Also Known As: Sedan, Four-Door, Three-Box
Saloons are cars with a ‘separate’ boot – as in, a boot whose opening doesn’t allow access into the cabin without the rear seats also being folded. That’s where the three-box moniker comes from. Viewed from the side saloons appear to have three specific compartments: engine, passenger, luggage. Three boxes, if you like.
Saloons used to be a staple on the roads but are much less common now because they’re far less flexible than hatchbacks, mainly because by nature the boot access itself is much smaller. Saloon cars tend to be bigger and for some buyers their shape still carries a certain ‘big car’ prestige. Small saloons based on popular hatchbacks like the Renault Clio are still popular in some European markets but are rare in the UK because their layout hinders practicality.
Also Known As: Wagon, Avant (Audi), Touring (BMW), Sportbrake (Jaguar), Load Lugger (slang), Two-Box
As if to prove the point about saloons and practicality, estate cars are big hatchbacks that tend to be based on a three-box counterpart (though some estates are based on family hatchbacks), hence you’ll see them called “two-box” cars on occasion. Picture an old Volvo in your mind and you’re probably thinking of an estate car**.**
The rise of the crossover SUV has seen sales of estate cars fall of late because buyers tend to favour the SUV’s higher driving position, but there’s no doubt that estate cars are some of the most practical on the market. Their longer rooflines make their total luggage capacity far superior to the hatchbacks or saloons they’re generally based on, and they often come with practical flourishes in the boot itself, including cargo nets, additional bag hooks, ski hatches and underfloor storage compartments.
Popular Examples: Ford Focus Estate, BMW 3 Series Touring, Volvo V60
Also Known As: Crossover SUV, Family Crossover, Compact Crossover, 4x4, Dual-Purpose Vehicle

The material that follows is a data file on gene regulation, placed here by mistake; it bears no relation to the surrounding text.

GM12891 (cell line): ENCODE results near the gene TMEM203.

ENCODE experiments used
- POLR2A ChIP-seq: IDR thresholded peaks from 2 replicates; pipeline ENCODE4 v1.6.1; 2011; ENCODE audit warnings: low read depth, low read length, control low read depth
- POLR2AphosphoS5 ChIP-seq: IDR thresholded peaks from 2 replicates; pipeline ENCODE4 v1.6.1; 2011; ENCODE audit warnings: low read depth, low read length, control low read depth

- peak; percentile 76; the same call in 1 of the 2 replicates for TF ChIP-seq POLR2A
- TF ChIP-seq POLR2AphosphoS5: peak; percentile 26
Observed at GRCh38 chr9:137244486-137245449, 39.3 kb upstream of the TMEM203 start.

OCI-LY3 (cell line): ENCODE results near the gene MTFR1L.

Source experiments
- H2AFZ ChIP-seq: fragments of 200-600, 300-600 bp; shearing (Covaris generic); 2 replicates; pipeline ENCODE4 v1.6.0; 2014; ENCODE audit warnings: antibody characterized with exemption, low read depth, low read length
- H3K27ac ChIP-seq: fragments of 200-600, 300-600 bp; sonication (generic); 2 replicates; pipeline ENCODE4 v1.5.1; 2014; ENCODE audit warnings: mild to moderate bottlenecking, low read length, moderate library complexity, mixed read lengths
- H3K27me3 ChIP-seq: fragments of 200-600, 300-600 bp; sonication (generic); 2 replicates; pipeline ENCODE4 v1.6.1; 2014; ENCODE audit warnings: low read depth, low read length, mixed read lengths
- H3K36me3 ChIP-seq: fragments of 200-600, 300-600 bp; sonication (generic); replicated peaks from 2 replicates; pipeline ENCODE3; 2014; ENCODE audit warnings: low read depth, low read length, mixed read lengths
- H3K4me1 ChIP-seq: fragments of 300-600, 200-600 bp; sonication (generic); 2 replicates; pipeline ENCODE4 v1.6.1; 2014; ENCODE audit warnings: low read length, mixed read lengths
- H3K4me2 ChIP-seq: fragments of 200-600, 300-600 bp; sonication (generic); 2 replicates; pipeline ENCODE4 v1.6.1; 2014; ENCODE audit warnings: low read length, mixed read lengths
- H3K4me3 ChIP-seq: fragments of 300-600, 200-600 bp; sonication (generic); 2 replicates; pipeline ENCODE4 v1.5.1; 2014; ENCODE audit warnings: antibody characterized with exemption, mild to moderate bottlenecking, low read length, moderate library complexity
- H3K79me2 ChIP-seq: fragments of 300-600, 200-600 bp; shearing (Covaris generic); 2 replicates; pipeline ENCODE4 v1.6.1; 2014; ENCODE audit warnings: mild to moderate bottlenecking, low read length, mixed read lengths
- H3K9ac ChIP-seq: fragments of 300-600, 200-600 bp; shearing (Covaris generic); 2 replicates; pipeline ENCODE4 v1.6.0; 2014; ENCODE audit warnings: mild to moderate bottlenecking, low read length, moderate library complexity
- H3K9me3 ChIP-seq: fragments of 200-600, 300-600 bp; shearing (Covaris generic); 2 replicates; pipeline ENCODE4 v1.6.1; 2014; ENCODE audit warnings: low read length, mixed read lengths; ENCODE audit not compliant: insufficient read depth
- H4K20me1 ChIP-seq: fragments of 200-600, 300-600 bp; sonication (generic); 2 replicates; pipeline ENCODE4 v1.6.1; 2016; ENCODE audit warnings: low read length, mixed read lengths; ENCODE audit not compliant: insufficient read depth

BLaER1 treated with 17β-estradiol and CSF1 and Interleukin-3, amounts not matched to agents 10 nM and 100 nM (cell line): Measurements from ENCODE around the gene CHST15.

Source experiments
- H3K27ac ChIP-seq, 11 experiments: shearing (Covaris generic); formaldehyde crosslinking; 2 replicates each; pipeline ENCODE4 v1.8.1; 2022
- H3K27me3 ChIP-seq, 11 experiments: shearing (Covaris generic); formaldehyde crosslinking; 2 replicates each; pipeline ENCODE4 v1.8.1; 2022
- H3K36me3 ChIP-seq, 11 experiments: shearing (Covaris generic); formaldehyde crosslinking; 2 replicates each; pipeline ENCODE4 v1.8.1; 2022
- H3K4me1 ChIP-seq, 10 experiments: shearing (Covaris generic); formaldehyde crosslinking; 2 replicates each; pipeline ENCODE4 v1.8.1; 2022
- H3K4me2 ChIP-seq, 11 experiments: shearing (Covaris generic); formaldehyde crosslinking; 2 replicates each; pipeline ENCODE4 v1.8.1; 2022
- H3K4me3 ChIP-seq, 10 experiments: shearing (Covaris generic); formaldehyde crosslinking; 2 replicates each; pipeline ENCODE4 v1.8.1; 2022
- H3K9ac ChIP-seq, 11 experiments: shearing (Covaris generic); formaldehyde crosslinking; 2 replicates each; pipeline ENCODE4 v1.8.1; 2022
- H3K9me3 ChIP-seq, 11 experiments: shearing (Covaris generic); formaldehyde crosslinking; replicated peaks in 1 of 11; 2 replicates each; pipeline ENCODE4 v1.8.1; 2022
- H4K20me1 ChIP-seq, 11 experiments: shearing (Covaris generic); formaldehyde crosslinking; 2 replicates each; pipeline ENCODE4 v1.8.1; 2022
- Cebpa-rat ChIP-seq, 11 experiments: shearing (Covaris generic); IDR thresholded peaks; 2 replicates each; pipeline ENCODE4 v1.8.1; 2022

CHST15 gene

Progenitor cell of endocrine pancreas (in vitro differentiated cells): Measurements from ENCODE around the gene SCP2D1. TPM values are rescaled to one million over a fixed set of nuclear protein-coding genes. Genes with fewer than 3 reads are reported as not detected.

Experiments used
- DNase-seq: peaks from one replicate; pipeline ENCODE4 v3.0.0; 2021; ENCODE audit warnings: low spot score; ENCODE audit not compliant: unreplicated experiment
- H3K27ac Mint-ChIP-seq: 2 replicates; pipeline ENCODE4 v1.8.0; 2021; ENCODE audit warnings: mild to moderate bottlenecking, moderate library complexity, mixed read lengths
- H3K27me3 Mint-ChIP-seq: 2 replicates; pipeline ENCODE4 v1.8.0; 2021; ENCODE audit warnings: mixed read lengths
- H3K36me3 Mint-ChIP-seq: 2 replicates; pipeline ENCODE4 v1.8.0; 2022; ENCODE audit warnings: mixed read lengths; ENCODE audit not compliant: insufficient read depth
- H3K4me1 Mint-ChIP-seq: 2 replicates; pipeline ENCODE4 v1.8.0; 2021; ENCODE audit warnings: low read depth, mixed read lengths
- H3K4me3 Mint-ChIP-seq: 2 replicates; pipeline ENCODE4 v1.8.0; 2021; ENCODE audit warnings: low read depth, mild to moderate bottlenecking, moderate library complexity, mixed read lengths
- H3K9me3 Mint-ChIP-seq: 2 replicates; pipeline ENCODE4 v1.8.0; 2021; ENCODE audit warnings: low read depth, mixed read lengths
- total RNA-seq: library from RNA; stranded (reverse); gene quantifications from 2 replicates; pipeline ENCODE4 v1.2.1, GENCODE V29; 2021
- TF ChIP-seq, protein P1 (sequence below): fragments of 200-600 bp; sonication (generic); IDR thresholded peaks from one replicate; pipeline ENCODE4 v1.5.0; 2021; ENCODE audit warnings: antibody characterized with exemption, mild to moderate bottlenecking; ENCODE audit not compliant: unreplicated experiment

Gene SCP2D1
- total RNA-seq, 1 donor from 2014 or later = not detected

This is the big one. Crossovers of all sizes dominate the new car market these days, and although they mostly tend to have the look of an SUV (more on ‘proper’ SUVs below), it’s a segment that’s diversified hugely even in the short decade-and-a-bit since the Nissan Qashqai came along. A crossover is a car with two or more specific characteristics, hence “dual-purpose”, which is to say that they combine two or more traditional car types into one. Overwhelmingly the two types of car being ‘crossed’ are an SUV and a standard hatchback, which means that the car looks like a 4x4– that distinctive tall, chunky look – but isn’t engineered to go off-road and is instead designed to be a spacious family car. That’s very general though. Lots of crossovers are also decent at the off-road stuff, it’s just that they’re not really designed for that primarily.
That principle applies across a range of sizes, from smaller crossovers like the Nissan Juke and Ford Puma, to large ones like the Citroen C5 Aircross and Kia Sorento. Even the Land Rover Discovery Sport is a crossover really, because it’s available without a 4x4 system. Yep, a Land Rover that looks like a 4x4 but with no off-road ability. That’s today’s car market for you.
Most of today’s weird and wonderful new types of car fall under the crossover banner too. The German companies are largely responsible because they make ‘SUV-coupe’ type cars of various sizes, which are raised up SUV-proportioned cars but with sloping hatchbacks like a ‘sports car’. Those quotations are very necessary there. We’re talking about cars like the BMW X6, the Audi Q3 Sportback and the Mercedes-Benz GLC Coupe. A couple more examples include the Kia XCeed, which is a raised up five-door sort of combines the characteristics of a family hatchback, a coupe and an SUV, and the MINI Paceman, a fat MINI in the SUV style but with only three-doors, like a coupe.
Popular Examples: Nissan Qashqai, Audi Q3, Fiat 500X
Also Known As: Two-Door, Sportscar, Gran Coupe (BMW), Sportback (Audi)
The coupe is the classic two-door, low slung, sporty car. Think of a Ford Mustang or an old Jaguar E-Type and you’re thinking about a coupe. Anything you see with just the one door at either side is probably a coupe, although it’s not quite that simple anymore because the segment has been touched by the crossover phenomenon these days. Of course.
BMW is a case in point because it produces five-door versions of most of its coupes and gives them the name ‘Gran Coupe’. It’s a marketing thing really though, because they’re technically just liftback style hatchbacks that are a little lower than a standard saloon.. Very occasionally you’ll see a manufacturer call a three-door hatchback a coupe too, but it’s the same thing, it’s marketing that plays on the slight sense of exotica evoked by a word associated with, again, stuff like classic Jaguars and American muscle cars. SEAT did this when it called the three-door Leon the “Leon SC”, the “Sports Coupe”.